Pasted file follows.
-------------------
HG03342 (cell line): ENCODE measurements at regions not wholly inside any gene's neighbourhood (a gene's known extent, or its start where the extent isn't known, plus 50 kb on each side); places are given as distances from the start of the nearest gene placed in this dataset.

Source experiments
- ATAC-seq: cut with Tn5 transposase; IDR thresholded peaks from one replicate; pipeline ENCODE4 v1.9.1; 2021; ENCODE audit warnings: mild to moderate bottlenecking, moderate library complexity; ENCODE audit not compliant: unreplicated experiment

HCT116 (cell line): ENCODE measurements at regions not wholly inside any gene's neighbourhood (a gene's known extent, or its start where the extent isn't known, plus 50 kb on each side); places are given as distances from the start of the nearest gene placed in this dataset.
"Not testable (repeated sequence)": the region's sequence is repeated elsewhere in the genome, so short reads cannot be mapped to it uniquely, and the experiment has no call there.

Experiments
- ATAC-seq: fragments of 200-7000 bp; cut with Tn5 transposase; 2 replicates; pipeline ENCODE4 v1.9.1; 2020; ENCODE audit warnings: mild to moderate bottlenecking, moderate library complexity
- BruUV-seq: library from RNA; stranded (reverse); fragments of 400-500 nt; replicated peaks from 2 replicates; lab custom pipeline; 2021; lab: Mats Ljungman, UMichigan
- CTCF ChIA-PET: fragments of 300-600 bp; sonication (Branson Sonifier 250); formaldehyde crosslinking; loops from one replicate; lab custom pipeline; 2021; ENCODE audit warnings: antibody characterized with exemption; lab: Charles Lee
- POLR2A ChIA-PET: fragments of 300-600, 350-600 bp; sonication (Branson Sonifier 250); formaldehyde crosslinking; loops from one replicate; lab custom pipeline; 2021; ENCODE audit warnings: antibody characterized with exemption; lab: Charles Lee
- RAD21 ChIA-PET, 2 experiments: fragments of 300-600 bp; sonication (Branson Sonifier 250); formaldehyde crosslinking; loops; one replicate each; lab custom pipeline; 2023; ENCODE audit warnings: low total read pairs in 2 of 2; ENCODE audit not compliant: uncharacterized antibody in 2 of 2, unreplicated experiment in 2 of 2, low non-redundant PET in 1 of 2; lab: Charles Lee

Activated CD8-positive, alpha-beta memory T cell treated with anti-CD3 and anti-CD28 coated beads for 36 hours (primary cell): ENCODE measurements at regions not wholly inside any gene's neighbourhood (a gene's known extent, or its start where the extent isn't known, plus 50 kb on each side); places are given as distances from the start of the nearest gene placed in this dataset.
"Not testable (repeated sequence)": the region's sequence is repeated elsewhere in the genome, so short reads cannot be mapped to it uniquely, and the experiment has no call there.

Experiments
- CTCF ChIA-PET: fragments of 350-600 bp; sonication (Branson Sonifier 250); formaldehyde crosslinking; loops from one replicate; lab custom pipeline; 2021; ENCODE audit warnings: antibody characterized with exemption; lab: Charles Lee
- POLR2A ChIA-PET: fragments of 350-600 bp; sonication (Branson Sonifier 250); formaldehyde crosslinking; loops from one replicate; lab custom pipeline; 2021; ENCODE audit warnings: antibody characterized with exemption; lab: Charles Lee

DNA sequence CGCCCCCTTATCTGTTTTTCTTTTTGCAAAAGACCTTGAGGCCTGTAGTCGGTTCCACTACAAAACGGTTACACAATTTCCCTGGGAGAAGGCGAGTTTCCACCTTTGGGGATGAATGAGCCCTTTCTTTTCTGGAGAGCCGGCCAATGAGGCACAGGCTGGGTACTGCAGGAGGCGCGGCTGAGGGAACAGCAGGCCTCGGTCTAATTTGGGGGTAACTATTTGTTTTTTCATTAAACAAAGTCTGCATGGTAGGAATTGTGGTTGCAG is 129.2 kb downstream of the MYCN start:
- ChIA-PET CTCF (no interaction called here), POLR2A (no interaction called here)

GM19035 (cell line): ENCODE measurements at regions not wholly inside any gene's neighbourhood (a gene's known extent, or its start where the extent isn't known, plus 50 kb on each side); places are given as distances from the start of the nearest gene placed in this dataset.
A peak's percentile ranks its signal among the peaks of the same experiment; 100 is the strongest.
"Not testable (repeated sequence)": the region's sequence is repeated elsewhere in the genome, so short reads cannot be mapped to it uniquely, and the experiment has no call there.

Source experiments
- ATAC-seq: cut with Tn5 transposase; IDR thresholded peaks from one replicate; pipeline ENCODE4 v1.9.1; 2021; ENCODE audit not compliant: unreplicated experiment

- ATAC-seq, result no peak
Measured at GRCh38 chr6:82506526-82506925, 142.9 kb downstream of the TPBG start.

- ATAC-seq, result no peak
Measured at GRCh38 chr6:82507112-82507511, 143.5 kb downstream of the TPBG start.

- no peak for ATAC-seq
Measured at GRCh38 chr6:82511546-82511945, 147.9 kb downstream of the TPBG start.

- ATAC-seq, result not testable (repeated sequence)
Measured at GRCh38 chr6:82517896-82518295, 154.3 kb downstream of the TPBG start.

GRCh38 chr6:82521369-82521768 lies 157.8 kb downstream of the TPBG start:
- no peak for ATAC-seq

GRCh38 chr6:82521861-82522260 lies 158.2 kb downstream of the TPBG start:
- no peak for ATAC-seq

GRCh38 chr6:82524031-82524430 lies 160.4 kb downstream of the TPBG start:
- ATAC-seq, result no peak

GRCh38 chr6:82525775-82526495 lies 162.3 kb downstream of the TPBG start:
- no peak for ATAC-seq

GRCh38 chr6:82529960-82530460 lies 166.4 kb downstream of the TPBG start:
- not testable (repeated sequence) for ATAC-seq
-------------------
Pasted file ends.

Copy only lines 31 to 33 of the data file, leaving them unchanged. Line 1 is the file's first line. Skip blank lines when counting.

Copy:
Measured at GRCh38 chr6:82517896-82518295, 154.3 kb downstream of the TPBG start.

GRCh38 chr6:82521369-82521768 lies 157.8 kb downstream of the TPBG start:
- no peak for ATAC-seq